I read of the pain and suffering, including loss of lives, as so much of our country is experiencing unprecedented heat waves, flooding, fires and drought. I keep saying “no, not in America,” and I wonder why we will not listen to the voices warning of climate changes and destruction of our planet?

I placed my hand on my heart as I heard the Star-Spangled Banner sung on July 4th and heard the words of the Preamble knowing that for all people this is an unrealized dream. I wonder why we will not listen to the voices that are trying to mend the divisions between us. Why we will not listen to the voices working for life, liberty and the pursuit of happiness for all people?

I witness the growing gap between the rich and the poor; the rise in homelessness, hunger, domestic violence, and other social injustices and I keep saying “no, not in America,” and I wonder why we will not listen to the voices of those who proclaim the Gospel. I wonder why we will not listen to Jesus calling us to love God, self and neighbor declaring and praying that we will remember our original oneness?

These readings from today’s liturgy gave me much to reflect upon and to realize that I am often a member of the household that will not listen. I wonder why I will not listen. Is it because I do not want to have to change how I live my life? Do I not want to come face to face with my own racism or bigotry? Maybe I don’t want to face my own “unclean spirits” or the “unclean spirits of my country” that the Gospel wants to drive out: the unclean spirit of addiction, bigotry, environmental abuse, rejection of immigrants, greed, abusive power, complacency, indifference, white privilege, my comfortable lifestyle, my implicit biases, or unhealthy isolationism or whatever “unclean spirit” that has hold of me and keeps me deaf to the messengers of social, political, environmental and religious change that God has sent to me, to us, in our time and in our age.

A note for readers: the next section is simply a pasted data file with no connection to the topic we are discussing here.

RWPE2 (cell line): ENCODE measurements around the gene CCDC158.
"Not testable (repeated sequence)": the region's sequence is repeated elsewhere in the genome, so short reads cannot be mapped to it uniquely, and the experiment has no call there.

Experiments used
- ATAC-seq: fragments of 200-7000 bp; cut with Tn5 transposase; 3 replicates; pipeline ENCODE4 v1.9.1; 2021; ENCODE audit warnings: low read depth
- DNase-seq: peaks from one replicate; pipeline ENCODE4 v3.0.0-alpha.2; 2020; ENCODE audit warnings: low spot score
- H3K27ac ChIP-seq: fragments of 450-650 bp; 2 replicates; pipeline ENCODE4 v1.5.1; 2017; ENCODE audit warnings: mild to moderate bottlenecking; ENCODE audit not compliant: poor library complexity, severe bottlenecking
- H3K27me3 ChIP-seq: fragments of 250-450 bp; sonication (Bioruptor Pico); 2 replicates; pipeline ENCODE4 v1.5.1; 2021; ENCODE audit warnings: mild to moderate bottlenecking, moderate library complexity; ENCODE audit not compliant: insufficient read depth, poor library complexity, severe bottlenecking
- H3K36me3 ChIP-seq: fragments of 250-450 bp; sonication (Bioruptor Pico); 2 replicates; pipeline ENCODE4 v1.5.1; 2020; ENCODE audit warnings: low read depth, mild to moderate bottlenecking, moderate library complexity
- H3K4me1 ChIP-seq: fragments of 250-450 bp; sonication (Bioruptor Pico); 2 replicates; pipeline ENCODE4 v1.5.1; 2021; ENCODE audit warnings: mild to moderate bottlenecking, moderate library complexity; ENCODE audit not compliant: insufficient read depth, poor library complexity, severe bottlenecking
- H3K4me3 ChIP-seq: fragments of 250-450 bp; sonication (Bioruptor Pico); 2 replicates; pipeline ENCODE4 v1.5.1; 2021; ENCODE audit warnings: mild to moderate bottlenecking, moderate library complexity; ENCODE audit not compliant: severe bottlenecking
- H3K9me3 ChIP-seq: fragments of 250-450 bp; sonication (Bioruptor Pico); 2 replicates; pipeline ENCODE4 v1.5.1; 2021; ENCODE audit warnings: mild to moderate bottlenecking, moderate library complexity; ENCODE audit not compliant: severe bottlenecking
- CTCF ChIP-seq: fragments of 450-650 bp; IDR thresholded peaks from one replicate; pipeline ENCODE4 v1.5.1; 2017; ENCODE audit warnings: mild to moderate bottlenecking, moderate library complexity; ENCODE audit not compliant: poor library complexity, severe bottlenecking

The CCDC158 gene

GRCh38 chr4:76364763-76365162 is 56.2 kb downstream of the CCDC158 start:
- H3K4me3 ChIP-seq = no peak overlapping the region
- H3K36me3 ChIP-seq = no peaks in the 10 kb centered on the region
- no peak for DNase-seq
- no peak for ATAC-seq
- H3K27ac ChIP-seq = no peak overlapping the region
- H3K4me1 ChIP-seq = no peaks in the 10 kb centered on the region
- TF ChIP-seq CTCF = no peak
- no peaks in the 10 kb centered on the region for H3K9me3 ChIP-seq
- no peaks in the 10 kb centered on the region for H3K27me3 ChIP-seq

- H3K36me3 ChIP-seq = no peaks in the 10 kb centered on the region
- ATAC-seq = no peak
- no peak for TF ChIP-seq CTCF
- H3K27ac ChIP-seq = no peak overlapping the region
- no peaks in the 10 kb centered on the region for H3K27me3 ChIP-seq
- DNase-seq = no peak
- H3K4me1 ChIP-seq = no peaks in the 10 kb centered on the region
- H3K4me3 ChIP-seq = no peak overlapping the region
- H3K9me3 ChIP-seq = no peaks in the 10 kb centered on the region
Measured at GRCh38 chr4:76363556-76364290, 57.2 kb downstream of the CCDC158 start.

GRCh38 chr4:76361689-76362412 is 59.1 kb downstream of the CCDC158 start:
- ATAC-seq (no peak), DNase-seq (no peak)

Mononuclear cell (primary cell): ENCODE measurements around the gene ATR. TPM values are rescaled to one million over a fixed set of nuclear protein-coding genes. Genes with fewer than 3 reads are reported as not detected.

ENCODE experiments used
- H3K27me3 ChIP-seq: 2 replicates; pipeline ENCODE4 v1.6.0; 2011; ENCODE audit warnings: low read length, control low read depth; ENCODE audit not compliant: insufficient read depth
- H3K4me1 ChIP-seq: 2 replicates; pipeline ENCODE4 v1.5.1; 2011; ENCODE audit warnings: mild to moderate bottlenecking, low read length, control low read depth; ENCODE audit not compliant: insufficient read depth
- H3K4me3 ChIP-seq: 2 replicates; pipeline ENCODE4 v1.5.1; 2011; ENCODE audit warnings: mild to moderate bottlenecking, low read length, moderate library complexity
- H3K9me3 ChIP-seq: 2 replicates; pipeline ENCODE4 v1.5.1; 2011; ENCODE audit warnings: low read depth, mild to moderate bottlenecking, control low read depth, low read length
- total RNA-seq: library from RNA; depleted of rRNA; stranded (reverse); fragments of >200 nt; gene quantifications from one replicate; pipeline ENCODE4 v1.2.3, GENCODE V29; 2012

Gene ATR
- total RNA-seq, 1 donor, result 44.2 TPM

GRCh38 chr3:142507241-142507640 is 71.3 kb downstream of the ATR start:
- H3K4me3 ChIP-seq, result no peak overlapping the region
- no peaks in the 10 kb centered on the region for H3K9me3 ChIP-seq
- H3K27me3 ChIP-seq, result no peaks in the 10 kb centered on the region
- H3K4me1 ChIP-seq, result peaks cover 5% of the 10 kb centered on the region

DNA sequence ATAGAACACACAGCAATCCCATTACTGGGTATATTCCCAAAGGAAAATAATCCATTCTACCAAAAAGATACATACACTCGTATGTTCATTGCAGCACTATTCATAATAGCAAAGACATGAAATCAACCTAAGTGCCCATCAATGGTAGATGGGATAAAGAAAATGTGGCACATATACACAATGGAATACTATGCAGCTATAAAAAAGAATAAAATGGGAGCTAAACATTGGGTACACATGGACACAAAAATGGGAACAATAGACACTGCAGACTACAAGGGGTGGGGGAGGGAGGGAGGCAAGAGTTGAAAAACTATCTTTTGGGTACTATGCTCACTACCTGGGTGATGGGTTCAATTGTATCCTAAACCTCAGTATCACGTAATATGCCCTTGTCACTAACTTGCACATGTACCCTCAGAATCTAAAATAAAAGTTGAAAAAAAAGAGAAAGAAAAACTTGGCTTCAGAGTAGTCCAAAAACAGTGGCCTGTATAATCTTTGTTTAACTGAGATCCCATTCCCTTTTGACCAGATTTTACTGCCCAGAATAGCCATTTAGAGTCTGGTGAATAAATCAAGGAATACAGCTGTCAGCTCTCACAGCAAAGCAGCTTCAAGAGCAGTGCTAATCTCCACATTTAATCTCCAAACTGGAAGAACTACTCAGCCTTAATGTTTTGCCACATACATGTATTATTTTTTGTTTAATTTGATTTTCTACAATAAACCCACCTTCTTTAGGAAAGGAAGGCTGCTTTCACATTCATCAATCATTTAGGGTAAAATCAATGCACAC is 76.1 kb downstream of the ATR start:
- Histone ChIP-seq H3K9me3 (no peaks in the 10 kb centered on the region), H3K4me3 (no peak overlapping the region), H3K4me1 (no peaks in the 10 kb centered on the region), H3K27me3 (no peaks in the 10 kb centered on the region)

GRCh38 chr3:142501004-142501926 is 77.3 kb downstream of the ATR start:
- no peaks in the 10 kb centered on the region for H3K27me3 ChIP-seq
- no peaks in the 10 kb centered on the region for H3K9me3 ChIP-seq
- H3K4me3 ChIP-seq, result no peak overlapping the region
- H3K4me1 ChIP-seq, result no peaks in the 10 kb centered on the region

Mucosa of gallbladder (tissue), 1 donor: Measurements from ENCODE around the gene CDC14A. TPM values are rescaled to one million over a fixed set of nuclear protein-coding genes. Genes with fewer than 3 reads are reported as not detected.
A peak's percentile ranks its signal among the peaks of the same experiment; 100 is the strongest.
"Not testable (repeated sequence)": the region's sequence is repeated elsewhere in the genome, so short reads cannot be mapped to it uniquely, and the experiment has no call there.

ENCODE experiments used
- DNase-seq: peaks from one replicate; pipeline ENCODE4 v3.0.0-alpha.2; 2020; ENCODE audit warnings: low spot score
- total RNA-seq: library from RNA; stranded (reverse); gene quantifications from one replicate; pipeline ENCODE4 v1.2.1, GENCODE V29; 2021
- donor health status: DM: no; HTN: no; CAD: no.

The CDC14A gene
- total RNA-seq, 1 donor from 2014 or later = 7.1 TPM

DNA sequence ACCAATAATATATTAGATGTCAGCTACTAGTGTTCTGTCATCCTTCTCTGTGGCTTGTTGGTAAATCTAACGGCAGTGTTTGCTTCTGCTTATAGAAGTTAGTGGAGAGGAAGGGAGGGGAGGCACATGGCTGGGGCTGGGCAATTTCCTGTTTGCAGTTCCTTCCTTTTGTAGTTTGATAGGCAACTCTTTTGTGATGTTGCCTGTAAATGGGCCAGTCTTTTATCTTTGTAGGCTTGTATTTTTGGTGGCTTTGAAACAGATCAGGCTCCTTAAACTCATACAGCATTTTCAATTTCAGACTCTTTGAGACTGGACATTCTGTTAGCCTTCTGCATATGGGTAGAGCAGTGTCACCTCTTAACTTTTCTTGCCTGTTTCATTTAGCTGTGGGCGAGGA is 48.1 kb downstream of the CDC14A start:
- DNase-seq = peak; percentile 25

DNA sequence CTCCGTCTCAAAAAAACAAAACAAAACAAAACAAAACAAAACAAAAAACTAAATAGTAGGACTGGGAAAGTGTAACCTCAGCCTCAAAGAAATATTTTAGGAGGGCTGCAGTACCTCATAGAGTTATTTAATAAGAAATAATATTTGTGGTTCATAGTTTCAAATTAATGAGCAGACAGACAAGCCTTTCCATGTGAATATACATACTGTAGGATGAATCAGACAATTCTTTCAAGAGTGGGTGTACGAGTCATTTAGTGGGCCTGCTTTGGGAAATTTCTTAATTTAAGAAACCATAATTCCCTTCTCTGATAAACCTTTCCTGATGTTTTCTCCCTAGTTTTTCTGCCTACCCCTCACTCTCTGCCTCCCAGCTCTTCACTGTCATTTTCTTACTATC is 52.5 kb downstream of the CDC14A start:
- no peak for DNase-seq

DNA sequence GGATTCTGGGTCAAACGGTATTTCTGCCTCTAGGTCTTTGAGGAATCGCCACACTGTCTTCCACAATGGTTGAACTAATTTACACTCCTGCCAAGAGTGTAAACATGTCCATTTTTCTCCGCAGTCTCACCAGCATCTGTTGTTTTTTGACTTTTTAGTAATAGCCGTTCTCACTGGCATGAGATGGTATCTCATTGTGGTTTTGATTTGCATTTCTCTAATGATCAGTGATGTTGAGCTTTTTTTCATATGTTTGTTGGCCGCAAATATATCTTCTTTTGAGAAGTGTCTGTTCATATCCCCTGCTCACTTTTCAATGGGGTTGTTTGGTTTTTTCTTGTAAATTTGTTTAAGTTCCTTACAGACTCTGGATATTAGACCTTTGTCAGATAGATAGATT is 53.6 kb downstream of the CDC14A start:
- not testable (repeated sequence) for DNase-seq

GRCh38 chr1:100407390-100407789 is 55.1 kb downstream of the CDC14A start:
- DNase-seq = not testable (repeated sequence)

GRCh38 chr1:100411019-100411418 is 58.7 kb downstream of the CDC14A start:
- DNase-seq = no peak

As much as I would like to think that I’m one of the messengers, I have to face it –Deafness and rejection of God’s messengers is in America, it is in me and maybe in you, too. I am all too often among those who will not listen and I wonder what I will do about that?

Sr. Teresa Tuite, OP

Gospel Reflection July 4 – Msgr. Hendricks

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Sunday, July 4

Fourteenth Sunday in Ordinary Time

Mark 6: 1 -6


Jesus departed from there and came to his native place, accompanied by his disciples.
When the sabbath came he began to teach in the synagogue,
and many who heard him were astonished.
They said, “Where did this man get all this?
What kind of wisdom has been given him?
What mighty deeds are wrought by his hands!
Is he not the carpenter, the son of Mary,
and the brother of James and Joses and Judas and Simon?
And are not his sisters here with us?”
And they took offense at him.
Jesus said to them,
“A prophet is not without honor except in his native place
and among his own kin and in his own house.”
So he was not able to perform any mighty deed there,
apart from curing a few sick people by laying his hands on them.
He was amazed at their lack of faith.

Gospel Reflection:

Independence Day stirs up many emotions, prayers, and thoughts as we as a country recover from the pandemic of 2019-20 and 2021. Life changes so quickly that we sometimes struggle to keep up. What remains constant however is the delights of our freedoms as a people and nation. We need to celebrate and rejoice in that blessing as so many others in our world do not share in the same freedoms given to us and so often taken for granted.

In the gospel today Jesus, having been praised earlier for His healings and miracles, now comes back to his hometown, the place where everyone knew his name and his family. Hoping to find comfort there and welcome, he is roundly criticized and rejected. The question arose, “Who does He think He is”? His rejection by the hometown audience must have been stinging to him and he leaves there without performing all He might have planned.

The moral of the story is, we do not have to look very far for people whom we know have wisdom to share and kindness to offer. It is Jesus, the Christ who can fulfill our needs but not necessarily all of our wants.

We are asked each day and each week at Mass to put our trust and faith in Him. We are asked to draw near the familiar Jesus who knows us through and through.

The freedom He gives us in knowing Him is lasting and the more we know the more we want to follow Him even when times get tough.